“Did you talk in code?”

Ionna laughed as if remembering something. “We did for a while but people kept forgetting what the codes were so it just got to be that we didn’t say anything of any consequence over the telephone. Now that everything is digital I guess the same precautions and etiquette would apply, maybe even more so.” She held up her smart phone and showed him the blank screen indicating that it had been turned off. “Snitches I can understand, but a listening device seems a little much. What are they going to hear, my berating of inept, corrupt politicians, intimate conversations with friends, my indigestion?”

“I’m baffled as well. What does it have to do with Dwight Carey? And EAF. As far as I can make out you have yet to sprout into a national security threat. But I did come across something in your file. The protest that Ike was injured at was over the acquisition of property on Mount Oly by a government contractor. EAF and a number of other conservationist groups were opposed to it, demonstrated against it. I didn’t understand the reasoning, an obscure chunk of property out in the middle of nowhere?”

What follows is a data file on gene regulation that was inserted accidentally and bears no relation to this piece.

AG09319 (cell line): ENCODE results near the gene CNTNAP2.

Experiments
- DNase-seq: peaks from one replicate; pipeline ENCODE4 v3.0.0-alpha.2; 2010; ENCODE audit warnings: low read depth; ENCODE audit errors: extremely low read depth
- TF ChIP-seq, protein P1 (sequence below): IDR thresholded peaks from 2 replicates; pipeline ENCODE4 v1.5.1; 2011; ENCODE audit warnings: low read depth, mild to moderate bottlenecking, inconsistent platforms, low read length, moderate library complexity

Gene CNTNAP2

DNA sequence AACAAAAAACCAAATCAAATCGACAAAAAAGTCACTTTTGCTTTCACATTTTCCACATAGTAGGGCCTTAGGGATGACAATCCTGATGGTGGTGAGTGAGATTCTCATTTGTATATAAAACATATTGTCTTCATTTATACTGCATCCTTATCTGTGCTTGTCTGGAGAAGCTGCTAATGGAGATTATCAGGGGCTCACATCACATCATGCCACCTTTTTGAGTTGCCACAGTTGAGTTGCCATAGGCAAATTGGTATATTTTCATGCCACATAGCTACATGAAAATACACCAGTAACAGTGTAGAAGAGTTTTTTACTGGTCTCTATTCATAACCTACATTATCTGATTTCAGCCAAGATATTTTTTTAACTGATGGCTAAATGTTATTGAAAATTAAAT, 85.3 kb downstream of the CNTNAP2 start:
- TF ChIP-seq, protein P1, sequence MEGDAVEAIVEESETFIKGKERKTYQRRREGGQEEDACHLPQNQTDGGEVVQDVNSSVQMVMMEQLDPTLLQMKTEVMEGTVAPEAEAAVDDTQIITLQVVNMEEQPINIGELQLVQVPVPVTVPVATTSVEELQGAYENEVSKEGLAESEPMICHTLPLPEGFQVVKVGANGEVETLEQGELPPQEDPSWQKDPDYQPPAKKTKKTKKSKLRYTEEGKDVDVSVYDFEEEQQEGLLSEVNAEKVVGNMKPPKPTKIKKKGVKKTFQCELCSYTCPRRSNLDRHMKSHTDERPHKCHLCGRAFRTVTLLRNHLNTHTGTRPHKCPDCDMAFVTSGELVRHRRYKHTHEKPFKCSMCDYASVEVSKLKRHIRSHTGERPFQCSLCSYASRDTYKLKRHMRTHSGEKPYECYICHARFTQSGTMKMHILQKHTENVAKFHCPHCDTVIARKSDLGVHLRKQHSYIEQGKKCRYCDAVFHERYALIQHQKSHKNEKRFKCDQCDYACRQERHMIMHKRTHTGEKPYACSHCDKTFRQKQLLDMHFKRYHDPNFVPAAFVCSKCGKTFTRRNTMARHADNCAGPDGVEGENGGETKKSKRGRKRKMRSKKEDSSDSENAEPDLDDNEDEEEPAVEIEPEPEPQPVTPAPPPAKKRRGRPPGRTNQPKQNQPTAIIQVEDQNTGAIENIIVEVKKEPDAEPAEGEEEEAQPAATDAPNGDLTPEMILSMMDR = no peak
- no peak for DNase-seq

He eyes were focused with deep reflection as she stared at the cup in front of her. “You could possibly be right, and Ike may be the connection, but not in the way you think.”

Dwight Carey, known from the very first as Ike or Ikey, was the son of an old family friend, the nephew of one of the original founders of EAF. His father, who had disappeared around the time of Ike’s birth, was a legend among a small group of avant-garde intellectuals and artists, an older man, easily twenty years older than Ike’s mother, respected for the breadth of knowledge and creativity, his impish sense of humor and cleverness. Ike had been raised in a radical environment of talk should be accompanied by action. To show that they meant business as a community focused action group, EAF saw an opportunity to secure the long shuttered girl’s camp on Mount Oly and return it to its original purpose as a summer retreat, but for underprivileged and disadvantaged girls.